SANDY: Roll up yer trouser legs … we want to vada yer calves.

JULIAN: Hmmm … his scotches may be a bit naph but his plates are bona.

[scotch = Scotch egg = leg; plates = plates of meat = feet]

So it would not be surprising to find that both the Italian showman and the lingua franca theories are right, each contributing words at different stages in Polari’s development. This might indeed explain the substantial number of synonyms noted at various times. However, the vocabulary is not well recorded, and now may never be, because it was normal until quite recently for linguists to ignore such low-life forms, which rarely turned up in print (and then only in partial glossaries). But we do know that a few of Polari’s terms have made it across the language barrier into semi-standard English, much of it seeming to come to us via Cockney: karsey, a lavatory; mankey, poor, bad or tasteless; ponce, a pimp; and scarper to run away.

The rest have stayed within the theatrical and circus worlds, and have also been incorporated particularly into the private languages of some homosexual groups, as Julian and Sandy make very clear. Some writers have sought to claim Polari exclusively for the gay community, renaming it Gayspeak. In the 1990s it certainly seems to be heavily used by some city-based British gays (but only male gays, not lesbians), who have invented new terms like nante ’andbag for “no money” (handbag here being a self-mocking example of metonymy). However, it can scarcely have always been so, unless every fairground showman, circus performer, strolling player, cheapjack and Punch and Judy man in history was gay, which seems somewhat unlikely.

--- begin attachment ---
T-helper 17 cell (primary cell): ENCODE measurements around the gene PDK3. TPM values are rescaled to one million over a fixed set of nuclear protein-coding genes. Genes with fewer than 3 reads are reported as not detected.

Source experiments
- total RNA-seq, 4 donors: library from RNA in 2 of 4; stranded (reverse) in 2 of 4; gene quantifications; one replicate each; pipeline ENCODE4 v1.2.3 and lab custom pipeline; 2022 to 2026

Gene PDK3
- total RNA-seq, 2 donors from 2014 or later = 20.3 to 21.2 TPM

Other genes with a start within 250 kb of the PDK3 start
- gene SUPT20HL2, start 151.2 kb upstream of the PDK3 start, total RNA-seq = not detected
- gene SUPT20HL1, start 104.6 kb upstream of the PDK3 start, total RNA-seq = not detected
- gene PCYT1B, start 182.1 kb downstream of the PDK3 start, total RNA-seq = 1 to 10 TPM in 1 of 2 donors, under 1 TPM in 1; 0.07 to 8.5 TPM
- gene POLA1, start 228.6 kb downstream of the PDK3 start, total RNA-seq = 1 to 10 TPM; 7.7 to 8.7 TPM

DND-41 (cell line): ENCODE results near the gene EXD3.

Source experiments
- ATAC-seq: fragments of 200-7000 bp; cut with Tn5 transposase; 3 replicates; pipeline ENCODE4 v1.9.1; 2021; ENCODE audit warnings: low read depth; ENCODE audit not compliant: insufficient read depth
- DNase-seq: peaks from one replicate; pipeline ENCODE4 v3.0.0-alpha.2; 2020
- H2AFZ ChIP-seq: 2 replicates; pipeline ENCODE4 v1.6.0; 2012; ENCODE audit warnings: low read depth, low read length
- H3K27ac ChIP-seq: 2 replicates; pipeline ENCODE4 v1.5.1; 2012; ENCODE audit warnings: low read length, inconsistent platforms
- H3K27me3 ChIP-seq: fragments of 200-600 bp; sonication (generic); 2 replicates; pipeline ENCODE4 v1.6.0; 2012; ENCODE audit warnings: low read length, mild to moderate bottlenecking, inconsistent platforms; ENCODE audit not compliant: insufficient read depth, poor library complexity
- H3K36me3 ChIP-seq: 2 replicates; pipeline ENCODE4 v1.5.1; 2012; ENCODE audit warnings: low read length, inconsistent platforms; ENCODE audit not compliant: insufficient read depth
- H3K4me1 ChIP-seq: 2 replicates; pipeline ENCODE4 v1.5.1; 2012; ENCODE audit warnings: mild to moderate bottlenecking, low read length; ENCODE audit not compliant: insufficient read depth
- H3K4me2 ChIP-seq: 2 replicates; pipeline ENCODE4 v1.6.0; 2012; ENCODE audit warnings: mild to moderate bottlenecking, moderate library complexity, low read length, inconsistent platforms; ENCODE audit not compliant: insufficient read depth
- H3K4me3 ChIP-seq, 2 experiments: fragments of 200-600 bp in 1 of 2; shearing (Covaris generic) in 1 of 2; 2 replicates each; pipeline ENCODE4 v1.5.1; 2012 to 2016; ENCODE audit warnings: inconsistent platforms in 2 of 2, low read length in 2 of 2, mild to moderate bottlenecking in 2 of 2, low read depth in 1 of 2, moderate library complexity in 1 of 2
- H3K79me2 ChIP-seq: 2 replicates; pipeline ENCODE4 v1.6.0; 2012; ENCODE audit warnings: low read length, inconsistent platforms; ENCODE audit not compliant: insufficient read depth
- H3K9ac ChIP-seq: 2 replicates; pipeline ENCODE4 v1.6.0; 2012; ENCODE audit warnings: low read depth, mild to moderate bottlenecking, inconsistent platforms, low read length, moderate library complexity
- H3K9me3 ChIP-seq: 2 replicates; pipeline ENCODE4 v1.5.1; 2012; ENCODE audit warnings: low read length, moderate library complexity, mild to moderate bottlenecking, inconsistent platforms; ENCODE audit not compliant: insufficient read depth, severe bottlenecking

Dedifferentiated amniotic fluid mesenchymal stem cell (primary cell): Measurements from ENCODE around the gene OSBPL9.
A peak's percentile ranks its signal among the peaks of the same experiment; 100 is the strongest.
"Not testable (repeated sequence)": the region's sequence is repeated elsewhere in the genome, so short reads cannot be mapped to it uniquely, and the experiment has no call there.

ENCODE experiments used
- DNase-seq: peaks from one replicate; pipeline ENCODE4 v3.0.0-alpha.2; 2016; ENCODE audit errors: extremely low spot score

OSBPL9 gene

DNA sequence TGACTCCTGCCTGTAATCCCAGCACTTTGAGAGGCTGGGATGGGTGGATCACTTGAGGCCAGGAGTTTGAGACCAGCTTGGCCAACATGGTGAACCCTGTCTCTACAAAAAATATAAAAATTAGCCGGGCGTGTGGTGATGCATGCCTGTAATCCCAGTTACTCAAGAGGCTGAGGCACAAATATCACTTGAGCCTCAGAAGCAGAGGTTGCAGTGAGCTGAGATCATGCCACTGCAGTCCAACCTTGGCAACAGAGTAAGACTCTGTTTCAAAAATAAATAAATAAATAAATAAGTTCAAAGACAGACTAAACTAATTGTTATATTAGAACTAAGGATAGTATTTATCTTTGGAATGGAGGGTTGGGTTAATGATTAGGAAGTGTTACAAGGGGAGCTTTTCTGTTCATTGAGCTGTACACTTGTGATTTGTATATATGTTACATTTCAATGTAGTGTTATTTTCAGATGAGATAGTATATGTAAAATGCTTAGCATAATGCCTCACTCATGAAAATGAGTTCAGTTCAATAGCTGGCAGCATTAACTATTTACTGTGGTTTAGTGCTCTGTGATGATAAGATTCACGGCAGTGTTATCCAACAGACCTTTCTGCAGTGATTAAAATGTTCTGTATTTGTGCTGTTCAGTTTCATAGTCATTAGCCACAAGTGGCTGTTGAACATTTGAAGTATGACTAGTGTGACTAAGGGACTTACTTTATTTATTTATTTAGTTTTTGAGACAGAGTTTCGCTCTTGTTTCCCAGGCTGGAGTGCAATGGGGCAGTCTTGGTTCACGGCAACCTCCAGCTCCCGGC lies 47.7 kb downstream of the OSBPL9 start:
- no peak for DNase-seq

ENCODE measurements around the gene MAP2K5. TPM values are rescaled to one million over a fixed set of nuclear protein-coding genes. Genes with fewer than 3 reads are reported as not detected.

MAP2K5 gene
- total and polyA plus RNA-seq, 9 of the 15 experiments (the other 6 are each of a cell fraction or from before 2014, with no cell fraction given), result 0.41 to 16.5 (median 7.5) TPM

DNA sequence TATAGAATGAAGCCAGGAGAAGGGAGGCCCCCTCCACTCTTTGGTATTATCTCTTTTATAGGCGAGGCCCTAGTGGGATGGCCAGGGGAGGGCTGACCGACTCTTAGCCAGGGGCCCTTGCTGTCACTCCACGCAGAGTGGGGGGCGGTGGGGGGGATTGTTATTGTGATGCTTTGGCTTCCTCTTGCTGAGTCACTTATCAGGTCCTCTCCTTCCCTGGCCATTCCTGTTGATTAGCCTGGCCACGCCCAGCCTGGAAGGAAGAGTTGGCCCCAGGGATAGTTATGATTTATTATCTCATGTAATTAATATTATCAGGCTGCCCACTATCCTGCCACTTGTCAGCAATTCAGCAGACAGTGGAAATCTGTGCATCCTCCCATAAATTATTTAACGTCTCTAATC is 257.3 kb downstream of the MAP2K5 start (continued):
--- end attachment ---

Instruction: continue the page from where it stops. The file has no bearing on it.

There are other characteristics of the language of Julian and Sandy. They tend to make diminuitives of nouns: would you like a bijou drinkette? for example. They also playfully invent words based on Italian models, such as fantabulosa. And they use a few terms which seem to be Polari and yet are unrecorded in glossaries: luffer = finger and nish = no, stop (as in “nish shouting!”; unpublished researches of the OED suggest this is either of Yiddish origin or comes from Irish Gaelic.)

A quick Polari lexicon:

batt = shoe; bevvy = drink (or possibly an abbreviation of beverage, or both); bijou = small; bimbo = dupe, sucker; bona = good; camp = excessive or showy or affecting mannerisms of the opposite sex; charper = to search (leading to charpering omi = policeman); dolly = nice or pleasant; dona = woman (hence the Australian slang word donah); drag = clothes (and so possibly via the gay world to the informal but widespread use meaning to dress in the clothes of the opposite sex); eek = face; fantabulosa = excellent; feele = child (hence feely omi = a young man, sometimes specifically an underaged young man); lally = leg; lattie = house, lodgings; leucoddy = body; naph = bad (quite possibly the origin of the current British English slang term naff); nante = none or nothing; ogle = eye (hence ogleriah = eyelash); omi = man; omipalone = homosexual; palare = talk; palone; woman; riah = hair (possibly back-slang); tosheroon = half a crown (two shillings and sixpence), possibly a much-corrupted form of the Italian mezzo caroon; troll, = walk, wander; vada = look; walloper = dancer; zhoosh = fix, tidy. And perhaps you might like to be able to count to ten in Polari: una, duey, trey, quater, chinker, sey, setter, otto, nobber, dacha.

Now you can have a go at translating this:

As feely homies, we would zhoosh our riahs, powder our eeks, climb into our bona new drag, don our batts and troll off to some bona bijou bar.

Basket or Packet…………The bulge in a mans jeans

Betty bracelet……………Policewoman




Bona……………………..Good, Nice

Buns……………………..Ass cheeks





Chicken……………………Young man

Charper…………………..To Search 

Charpering omi…………….Policeman 

Cottage…………………..Public Toilet

Cottaging…………………Looking for sex in a cottage 


Dish ……………………..Nice looking man, Nice arse



Drag………………………Women’s clothes 

Eek ………………………Face (Backslang ecaf) 


Fantabulosa ………………Wonderful 

Fruit………………………Old queen 

Gay……………………….Good as you








lilly Law……………………Police



Mince………………………A camp walk

Naff ………………………Awfull ( Not Available For F–king) 

Nanti………………………None, no 

National handbag ………….Dole money


Ogles…………………….. Eyes 


Omipolone………………….Camp man

Palliass…………………….Back or rear

Polari………………………Talk , to chat




Riah shusher……………….Hairdresser 

Shush bag…………………Bag or Holdall 




Troll ………………………..To go walking 

Varda………………………See, To look

A short video in polari